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Argentina’s Congress passes food labelling law

Buenos Aires Times 

Argentina’s Congress approved a new law obliging the food industry to include packaging labels alerting the consumer as to excessive sugar, fat and sodium content. The labels must read “excessive sugar,” “excessive sodium,” “excessive saturated fat,” “excessive total fat” and “excessive calories,” as well as alerting whether caffeine or sweeteners are contained, two components not recommended for child consumption.The food industry will be given 180 days to adapt to the new rules. Read more

Red for stop, green for go: Study measures effectiveness of colour-coded front-of-pack labels on consumer behaviour

Food Navigator 

A recent study has come out in favour of mandatory front-of-pack labelling (FOPL) policies – for both directing consumer choice and encouraging the food industry to reformulate products. The study published in PLOS Medicine confirmed the benefit of colour-coded labels in nudging consumers to choose more healthy products.  Read more

 

A quick, cost-free way for the federal government to save lives

Doug Roth, CEO of the Heart and Stroke Foundation penned an op-ed that appeared in several papers across Canada. “The packaged food industry has been thriving during the pandemic as we eat more comfort foods, snacks and find pleasure in the little things. Unfortunately, identifying healthy choices and comparing products in the grocery store is not an easy, straightforward task. We need simple nutritional information on the front of packaged foods. It’s one very important way we can help prevent the illness and deaths that come from unhealthy food choices.” Read more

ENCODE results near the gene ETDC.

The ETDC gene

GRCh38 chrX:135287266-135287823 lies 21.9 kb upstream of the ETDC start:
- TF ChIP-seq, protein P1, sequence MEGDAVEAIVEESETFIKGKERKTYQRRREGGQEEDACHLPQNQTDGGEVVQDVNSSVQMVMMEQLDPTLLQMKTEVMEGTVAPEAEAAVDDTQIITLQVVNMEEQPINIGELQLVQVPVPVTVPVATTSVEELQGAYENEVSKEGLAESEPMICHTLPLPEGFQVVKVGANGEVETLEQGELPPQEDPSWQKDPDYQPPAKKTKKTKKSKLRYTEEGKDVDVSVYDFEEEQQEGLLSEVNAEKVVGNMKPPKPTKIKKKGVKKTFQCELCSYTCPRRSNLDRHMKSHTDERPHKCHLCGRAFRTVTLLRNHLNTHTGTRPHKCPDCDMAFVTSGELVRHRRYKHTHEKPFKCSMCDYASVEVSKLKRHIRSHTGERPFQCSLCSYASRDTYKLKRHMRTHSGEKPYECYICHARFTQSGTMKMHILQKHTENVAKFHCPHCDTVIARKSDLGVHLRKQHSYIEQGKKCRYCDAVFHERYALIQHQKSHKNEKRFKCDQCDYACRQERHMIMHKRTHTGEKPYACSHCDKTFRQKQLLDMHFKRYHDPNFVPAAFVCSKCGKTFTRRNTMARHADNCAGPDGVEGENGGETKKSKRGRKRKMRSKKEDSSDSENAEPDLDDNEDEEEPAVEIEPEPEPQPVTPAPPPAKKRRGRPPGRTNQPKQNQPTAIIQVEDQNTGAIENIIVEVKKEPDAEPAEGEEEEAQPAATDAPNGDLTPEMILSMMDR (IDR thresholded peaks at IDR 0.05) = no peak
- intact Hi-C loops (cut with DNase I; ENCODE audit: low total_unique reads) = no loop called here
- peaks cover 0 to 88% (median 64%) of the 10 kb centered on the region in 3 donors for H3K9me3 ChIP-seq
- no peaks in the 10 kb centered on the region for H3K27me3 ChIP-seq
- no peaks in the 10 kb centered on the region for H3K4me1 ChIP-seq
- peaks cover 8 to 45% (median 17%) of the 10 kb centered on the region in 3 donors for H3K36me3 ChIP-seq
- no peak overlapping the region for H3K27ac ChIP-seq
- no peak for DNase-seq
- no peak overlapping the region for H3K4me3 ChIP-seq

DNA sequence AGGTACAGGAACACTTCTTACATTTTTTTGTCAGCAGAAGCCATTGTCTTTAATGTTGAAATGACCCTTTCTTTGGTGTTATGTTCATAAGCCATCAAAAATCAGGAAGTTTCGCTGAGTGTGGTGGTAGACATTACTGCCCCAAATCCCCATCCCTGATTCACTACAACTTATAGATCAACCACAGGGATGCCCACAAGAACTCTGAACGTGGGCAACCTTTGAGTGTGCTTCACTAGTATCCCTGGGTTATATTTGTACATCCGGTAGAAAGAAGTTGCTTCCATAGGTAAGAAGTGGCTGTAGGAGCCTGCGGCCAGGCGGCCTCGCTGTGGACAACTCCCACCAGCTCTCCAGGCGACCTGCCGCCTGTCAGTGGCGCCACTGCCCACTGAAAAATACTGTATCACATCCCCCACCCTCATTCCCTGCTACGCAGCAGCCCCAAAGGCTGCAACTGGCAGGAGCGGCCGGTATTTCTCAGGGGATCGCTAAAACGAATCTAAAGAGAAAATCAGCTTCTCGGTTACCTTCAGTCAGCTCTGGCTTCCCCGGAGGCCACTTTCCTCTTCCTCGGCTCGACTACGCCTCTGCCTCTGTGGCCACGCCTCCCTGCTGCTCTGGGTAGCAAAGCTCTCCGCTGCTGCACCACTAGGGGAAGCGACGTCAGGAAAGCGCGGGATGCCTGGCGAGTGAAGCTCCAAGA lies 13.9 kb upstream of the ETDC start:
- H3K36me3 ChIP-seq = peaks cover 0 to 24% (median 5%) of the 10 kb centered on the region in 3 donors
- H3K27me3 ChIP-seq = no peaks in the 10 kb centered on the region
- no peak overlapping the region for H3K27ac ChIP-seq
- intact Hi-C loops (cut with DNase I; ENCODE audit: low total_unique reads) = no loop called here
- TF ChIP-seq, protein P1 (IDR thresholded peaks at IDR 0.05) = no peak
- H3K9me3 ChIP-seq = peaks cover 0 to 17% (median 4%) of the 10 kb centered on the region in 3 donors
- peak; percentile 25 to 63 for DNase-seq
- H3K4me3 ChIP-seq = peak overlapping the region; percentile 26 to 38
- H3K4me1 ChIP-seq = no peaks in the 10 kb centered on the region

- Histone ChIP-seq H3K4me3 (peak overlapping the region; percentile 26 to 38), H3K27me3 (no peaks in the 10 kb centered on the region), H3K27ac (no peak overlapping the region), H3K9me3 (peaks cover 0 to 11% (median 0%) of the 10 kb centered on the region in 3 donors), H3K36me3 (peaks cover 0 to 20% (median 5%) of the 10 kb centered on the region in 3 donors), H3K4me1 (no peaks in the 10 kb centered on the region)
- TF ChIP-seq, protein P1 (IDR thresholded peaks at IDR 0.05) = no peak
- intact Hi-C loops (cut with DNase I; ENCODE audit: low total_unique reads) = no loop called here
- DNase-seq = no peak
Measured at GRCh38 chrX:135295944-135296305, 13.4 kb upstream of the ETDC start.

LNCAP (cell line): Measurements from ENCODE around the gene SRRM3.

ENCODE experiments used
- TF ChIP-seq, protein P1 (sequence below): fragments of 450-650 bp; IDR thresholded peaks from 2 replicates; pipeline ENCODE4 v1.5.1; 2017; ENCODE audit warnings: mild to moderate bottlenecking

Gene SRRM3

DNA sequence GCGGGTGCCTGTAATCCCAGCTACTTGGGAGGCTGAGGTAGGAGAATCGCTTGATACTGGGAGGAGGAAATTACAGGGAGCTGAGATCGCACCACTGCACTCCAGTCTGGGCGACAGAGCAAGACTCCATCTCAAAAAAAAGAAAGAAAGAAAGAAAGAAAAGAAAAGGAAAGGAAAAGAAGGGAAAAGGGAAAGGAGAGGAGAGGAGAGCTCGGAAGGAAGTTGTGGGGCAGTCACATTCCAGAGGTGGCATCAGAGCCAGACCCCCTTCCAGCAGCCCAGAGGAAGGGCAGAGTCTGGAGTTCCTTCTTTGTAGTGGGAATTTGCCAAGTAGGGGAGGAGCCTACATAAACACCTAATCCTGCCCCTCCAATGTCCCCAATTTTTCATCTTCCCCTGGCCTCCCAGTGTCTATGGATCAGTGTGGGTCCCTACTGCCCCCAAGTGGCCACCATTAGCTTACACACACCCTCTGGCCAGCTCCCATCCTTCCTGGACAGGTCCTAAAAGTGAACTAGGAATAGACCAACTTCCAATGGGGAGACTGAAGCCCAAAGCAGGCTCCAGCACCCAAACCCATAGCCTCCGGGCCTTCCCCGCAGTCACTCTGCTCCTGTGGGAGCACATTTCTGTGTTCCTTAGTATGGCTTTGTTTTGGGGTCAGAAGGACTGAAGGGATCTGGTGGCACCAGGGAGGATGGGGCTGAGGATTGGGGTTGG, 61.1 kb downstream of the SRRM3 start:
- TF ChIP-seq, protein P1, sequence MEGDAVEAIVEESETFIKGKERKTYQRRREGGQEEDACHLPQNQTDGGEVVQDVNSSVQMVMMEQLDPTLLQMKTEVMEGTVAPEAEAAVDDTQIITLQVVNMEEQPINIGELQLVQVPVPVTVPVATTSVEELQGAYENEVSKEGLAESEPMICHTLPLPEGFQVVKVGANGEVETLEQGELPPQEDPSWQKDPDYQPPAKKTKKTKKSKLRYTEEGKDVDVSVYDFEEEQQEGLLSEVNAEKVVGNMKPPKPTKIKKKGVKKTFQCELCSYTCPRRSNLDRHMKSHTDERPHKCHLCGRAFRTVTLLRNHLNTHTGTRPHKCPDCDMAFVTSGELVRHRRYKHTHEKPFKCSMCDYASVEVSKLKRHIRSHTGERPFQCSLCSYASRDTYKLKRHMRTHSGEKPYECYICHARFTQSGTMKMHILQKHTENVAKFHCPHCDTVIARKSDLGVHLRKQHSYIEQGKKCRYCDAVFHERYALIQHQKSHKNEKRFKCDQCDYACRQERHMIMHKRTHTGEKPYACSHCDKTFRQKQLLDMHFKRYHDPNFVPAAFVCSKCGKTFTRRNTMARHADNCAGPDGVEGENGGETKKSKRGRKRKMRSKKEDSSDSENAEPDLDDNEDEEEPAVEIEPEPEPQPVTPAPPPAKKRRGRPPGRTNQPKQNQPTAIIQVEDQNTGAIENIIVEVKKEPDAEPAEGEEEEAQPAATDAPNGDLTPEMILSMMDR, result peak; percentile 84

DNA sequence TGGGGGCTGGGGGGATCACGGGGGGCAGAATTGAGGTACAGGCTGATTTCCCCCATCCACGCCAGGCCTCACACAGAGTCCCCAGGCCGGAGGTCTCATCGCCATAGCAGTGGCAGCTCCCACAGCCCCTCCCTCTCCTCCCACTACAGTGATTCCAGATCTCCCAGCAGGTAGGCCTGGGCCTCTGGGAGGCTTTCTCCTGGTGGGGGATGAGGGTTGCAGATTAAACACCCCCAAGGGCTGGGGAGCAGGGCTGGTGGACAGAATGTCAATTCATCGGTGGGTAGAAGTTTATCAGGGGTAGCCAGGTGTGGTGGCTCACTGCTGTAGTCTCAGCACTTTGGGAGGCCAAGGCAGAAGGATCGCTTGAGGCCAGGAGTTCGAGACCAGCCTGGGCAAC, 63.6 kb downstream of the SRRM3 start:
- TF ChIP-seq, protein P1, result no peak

Viewpoint: Nutrient warnings on Unhealthy Foods

JAMA Network 
Unhealthy diets, characterized by overconsumption of ultra-processed foods and sugary drinks, increase the risk of obesity, type 2 diabetes, and heart disease. A nutrient warning policy is a common-sense response to rising rates of diet-related disease. Nutrient warnings could help inform consumers, encourage the food industry to make healthier products, benefit public health, counteract certain industry marketing practices, and potentially improve health equity. Read the article

Sugar tax, prominent labels reduce sugar consumption, Ontario study suggests

Toronto Star

A University of Waterloo study suggests that taxes on sugary products and labels on the front of packages can help reduce sugar consumption. The study, which included more than 3,500 people aged 13 and over on their purchasing behaviour last spring, also found that taxes could have the greatest impact if 100 percent fruit juice was included in reduction efforts. Read article here.
Read the study here